The developer has to slice up the designs and convert them to HTML/CSS/JS – at which point they are going to desperately hope that whoever created the design file organized their layers and clearly labeled all the hover states and interactions. Once the HTML mockups are done, the reusable elements (menus, headers, footers, etc) need to be separated out to create a template system that can be integrated into the client’s CMS.
Before launch, the scripts and images need to be compressed, and the images and content need to get entered into the client’s database. If the structure of the site has changed, 301 redirects will have to be implemented for pages that no longer exist or have moved, and incorrect links need to be removed from all onsite content. SEO, Social, and UX need to make a final sweep of the site and provide recommendations of changes that should be made before launch. The site needs to be tested across several browsers and platforms – there are tools for this, like BrowserStack, but it’s always a good idea to use actual devices as well. Bugs have to be logged and fixed and finally, when everything is done, launching will hopefully be as easy as switching the URL over, running a broken link report and testing everything. Twice.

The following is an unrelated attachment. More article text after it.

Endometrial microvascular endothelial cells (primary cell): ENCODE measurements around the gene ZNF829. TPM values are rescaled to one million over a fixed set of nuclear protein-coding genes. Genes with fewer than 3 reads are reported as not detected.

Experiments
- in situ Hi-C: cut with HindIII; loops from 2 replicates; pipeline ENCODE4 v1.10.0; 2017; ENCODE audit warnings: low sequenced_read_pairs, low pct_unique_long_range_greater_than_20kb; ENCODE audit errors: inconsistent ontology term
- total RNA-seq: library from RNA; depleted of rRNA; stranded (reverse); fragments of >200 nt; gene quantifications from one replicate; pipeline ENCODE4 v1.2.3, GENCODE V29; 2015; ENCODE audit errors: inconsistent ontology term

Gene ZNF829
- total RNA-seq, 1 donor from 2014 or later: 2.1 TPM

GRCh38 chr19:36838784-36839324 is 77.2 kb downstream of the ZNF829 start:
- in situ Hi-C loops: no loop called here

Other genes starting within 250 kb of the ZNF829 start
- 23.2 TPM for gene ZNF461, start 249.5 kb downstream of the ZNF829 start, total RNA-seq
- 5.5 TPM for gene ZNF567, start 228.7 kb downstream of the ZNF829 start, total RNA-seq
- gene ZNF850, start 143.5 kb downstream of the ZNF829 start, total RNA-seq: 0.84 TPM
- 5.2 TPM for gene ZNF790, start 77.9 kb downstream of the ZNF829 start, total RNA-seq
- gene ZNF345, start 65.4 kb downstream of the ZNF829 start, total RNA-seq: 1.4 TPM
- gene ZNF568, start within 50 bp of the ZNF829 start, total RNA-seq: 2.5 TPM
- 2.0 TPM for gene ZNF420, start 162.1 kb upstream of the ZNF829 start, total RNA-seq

Every site launch is its own brand of challenging, and we should always be looking for ways to make that process better. Working on the internet, and particularly in communications, allows us to improve the world around us faster, so long as we always aim to create something that can be objectively considered valuable.
So how do you get through launching a site with your sanity intact and make sure that you have dotted and crossed everything put in front of you to dot and cross? How do you make sure that the things you create are worthy of the time and soul that you give them?